It’s a truism and probably a truth that we can’t tell much about football teams from their preseason performances, but it might have been a little less true for the AFL in 1960. With every team consisting of players who, in almost all cases, had never played together before, for coaches they’d never played for, there was plenty of uncertainty, and lots of incentive to find out just what they had before competing for keeps. Eddie Erdelatz, just as an example, said explicitly that he was playing to win and there’s no reason not to think that at least some of the other coaches felt the same way. It sure looked like Hank Stram and Sid Gillman felt that way. The Texans and the Chargers had gone undefeated in the preseason, affirming a sense among league observers, developed before the exhibition schedule began, that they, along with the Oilers were the class of the league. The jury was still out on Houston, though. At 2-3, they were no better than the Raiders at this point. The surprise was Boston at 4-1. No one expected much from them going in, so it would be interesting to see if they could translate their success into the regular season. Also-rans were the Bills and Titans at 1-4 and the Broncos at 0-5.
One thing that was certainly true was that the Raiders squad, from top to bottom, felt a sense of aggrieved inferiority. Coming late to the AFL and having to pick from, they felt, the dregs of the available player pool, they both tried to play down expectations and develop a chip on their shoulder. Erdelatz, a rah-rah guy from way back, regularly complained to the press about shabby treatment by the league, but he also gave his players nothing but exhortation, telling them they were as good as anyone else and could win any game, provided they put in the effort. A 2-3 record must have come as quite a relief to a front office and coaching staff who feared they might be a laughingstock.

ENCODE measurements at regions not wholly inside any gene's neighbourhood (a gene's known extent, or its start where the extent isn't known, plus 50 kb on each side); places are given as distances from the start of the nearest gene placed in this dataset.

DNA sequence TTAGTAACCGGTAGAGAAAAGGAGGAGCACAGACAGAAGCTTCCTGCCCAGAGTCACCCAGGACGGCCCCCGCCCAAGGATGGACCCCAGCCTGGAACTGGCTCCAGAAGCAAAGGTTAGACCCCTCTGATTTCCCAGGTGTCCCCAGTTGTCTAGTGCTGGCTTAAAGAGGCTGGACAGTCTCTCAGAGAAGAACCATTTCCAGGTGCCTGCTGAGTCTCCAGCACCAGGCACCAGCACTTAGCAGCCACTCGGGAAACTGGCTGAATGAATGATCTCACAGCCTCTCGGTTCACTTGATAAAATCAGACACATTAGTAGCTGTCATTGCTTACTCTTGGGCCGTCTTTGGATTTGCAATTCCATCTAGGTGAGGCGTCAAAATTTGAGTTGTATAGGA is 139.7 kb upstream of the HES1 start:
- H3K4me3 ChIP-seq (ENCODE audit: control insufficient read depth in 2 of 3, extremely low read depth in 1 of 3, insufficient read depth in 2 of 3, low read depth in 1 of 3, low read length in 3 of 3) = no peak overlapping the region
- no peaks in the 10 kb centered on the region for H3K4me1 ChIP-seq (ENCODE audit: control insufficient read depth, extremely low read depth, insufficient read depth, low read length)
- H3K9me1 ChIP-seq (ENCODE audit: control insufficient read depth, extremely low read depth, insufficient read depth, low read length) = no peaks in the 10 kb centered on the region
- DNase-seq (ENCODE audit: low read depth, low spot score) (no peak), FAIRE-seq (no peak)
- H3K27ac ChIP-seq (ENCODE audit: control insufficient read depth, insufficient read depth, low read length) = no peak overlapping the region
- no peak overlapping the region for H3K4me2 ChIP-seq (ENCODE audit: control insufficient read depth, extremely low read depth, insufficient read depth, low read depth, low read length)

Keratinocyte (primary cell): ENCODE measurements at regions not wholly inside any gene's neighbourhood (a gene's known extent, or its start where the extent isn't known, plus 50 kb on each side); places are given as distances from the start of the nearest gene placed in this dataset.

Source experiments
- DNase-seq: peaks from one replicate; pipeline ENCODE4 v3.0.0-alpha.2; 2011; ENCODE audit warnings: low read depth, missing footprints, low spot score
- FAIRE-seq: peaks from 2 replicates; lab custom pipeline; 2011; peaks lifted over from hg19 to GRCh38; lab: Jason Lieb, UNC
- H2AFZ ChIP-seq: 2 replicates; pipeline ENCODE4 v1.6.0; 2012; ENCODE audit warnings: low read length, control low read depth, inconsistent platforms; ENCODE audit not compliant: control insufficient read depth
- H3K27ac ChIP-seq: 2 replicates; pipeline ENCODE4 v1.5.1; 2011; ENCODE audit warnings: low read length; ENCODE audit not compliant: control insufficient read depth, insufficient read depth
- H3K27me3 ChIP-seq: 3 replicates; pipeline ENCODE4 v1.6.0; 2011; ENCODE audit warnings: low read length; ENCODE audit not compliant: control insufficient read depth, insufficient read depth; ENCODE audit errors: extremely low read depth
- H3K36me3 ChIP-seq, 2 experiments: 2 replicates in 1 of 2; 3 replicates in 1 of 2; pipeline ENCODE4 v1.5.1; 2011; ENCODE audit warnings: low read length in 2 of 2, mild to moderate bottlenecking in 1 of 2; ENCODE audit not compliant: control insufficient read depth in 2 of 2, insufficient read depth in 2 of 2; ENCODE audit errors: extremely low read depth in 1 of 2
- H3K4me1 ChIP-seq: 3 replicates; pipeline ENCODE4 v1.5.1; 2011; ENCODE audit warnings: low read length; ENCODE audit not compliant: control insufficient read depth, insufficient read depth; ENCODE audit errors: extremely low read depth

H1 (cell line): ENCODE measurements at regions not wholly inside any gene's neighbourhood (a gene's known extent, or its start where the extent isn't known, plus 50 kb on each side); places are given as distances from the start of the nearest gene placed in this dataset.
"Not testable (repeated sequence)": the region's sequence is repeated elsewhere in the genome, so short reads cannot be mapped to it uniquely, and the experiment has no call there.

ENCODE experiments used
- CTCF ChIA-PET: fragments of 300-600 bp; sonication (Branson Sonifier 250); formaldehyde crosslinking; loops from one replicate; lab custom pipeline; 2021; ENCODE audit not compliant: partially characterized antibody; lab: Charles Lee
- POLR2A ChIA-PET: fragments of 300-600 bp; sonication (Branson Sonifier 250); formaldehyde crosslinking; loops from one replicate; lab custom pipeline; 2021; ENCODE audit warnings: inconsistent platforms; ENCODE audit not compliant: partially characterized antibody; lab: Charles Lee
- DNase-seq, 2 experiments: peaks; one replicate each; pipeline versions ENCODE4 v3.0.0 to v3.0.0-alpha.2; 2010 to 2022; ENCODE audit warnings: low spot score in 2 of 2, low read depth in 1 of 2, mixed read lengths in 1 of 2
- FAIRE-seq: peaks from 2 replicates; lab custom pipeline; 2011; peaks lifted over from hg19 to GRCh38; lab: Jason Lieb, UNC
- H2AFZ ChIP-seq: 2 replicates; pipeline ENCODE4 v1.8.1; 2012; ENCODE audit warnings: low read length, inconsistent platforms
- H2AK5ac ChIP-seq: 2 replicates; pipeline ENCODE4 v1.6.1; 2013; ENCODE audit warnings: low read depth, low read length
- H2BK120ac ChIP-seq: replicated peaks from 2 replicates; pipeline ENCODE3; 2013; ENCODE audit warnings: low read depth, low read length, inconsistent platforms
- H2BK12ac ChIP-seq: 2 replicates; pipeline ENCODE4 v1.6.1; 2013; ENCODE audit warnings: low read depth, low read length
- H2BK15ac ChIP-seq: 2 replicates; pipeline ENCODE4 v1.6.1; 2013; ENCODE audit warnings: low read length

As it turned out, the front office and coaching staff put the team together pretty well, relative to the rest of the league. From a player personnel standpoint, the team was respectable. Of the starting 22, four players, Flores, Otto, Hawkins, and Parilli, would stay in the league long enough to see the merger, a total that put them in the middle of the pack.1 For all their fears, though, the Raiders would really be just another team in the AFL and nobody’s patsy. They would acquit themselves nicely in 1960. The following two seasons would be another story, but nobody knew about that yet.
- The Chargers (Jack Kemp, Paul Lowe, Dave Kocourek, Ernie Wright, Ron Mix, Paul Maguire) and Texans (Cotton Davidson, Abner Haynes, Jack Spikes, Johnny Robinson, Chris Burford, Mel Branch) led the way with six. Houston (George Blanda, Billy Cannon, Bob Talamini, Don Floyd, Jim Norton) and the Titans (Bill Mathis, Don Maynard, Larry Grantham, Art Powell, Mike Hudock) were next with five. The Patriots (Jim Colclough, Bob Dee, Tom Addison, Gino Cappelletti) matched the Raiders with four, and the Bills (Wray Carlton, Elbert Dubenion) and Broncos (Lionel Taylor, Goose Gonsoulin) brought up the rear with two each.